Pressures of Pregnancy

In the movie Pillow Talk, pregnancy, as well as gender stereotypes and the emphasis on gender roles, are mentioned ad nauseam throughout the movie. Pregnancy plays a very large role in the plot of the movie as well. Pregnancy provides a lot of pressure to both our main characters, Jan and Brad, with the pressure on them to marry and start a life together, maybe initially they did not intent to be with each other, but getting married and starting a family was definitely a very important goal for the both of them. Maybe, without this pressure, both Jan and Brad would have never interacted other than over their party line, but fortunately or unfortunately, depending on how you look at it, Jan and Brad do end up together in the end.

Very early on in the movie, pregnancy is mentioned to our main character, Jan Marrow, as a way to get a personal phone line to get away from the “sex-maniac” Brad, who she shares a party line with. Jan’s interaction with the phone company already creates a pressure to marry and start a family. The pressure Jan feels after this could have been a factor of why Jan falls for the fine gentleman that Rex seemed to be. Perhaps, without the pressure to start a family, Jan would have been more hesitant to continue dating a man she knows absolutely nothing more about other than the fact that he’s from Texas. Brad is also pressured early on in the movie to start a family by his old friend Jonathan, who ironically was the first to start chasing Jan before Brad’s whole charade with “Rex”. Jonathan tells Brad, after Brad made fun of him for being married so many times, that Brad should finally look to settle down while insinuating a lonely death for Brad at the same time. Perhaps Brad, without this pressure to get married, wouldn’t have sought after Jan and would have continued his life as a bachelor.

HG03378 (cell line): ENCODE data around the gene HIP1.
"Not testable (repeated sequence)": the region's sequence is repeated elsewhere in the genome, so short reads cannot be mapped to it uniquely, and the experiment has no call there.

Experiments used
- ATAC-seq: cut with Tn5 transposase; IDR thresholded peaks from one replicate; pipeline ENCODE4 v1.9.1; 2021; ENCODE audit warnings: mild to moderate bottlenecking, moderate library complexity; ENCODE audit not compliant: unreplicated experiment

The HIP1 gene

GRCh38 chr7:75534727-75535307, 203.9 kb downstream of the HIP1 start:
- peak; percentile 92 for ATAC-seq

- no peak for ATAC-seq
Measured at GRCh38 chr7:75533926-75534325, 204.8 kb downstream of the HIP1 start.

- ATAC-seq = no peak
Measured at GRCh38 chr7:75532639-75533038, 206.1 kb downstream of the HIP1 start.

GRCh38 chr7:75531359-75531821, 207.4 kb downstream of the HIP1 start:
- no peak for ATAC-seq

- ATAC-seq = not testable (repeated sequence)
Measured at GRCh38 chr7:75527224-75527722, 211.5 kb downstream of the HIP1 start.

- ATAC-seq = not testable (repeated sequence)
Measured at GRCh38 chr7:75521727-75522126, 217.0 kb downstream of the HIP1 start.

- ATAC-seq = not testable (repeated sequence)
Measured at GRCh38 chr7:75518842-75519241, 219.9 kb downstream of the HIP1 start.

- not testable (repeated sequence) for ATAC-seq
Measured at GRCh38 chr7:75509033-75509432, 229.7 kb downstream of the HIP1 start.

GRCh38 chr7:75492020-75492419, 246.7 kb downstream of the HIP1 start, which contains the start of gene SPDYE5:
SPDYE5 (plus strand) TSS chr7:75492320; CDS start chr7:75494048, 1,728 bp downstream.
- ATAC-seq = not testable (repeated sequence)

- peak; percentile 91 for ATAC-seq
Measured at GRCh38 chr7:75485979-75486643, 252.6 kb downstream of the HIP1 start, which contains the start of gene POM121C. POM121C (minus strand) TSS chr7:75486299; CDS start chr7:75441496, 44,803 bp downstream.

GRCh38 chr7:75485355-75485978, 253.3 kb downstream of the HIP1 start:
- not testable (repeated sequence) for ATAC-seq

However, these pressures always illicit the conventional gender roles that were so prevalent during the 1950’s and 60’s, when the movie was filmed. Jan, even though she is a very successful home decorator, she is still pressured by society to have children and be the homemaker, when she could be potentially doing much more without children or married. She is pressured only caring about who she is in “love” with and it became a main concern for her, even having her drunken housemaid telling her to get married soon. Jan is very accomplished as an interior decorator, why would she suddenly want to give all that up just to have kids and be a homemaker? Brad, even though he clearly enjoys being a bachelor and enjoying his wealth, was pressured into becoming a dad, bringing home the ‘bacon’ and ‘growing up’ from chasing women on a day-to-day basis. If the gender roles of the movie were not so enforced, maybe Jan and Brad would have never met in person and started a relationship. Perhaps Jan would have become the best interior decorator of New York. Maybe Brad would have lived a happy life being a bachelor. However, we will never know.

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One thought on “Pressures of Pregnancy

  1. I enjoyed reading this post as it provides a very different take on the central aspect of the story. You have looked at pregnancy and how it is used to refer to the prevalent gender roles at the time. I loved the idea that the two main characters, Brad and Jan, if it weren’t for the pressures of pregnancy. I thought this was a very original take on the story! The only thing I would change here would be to give the reader a little background to the plot.

    Like

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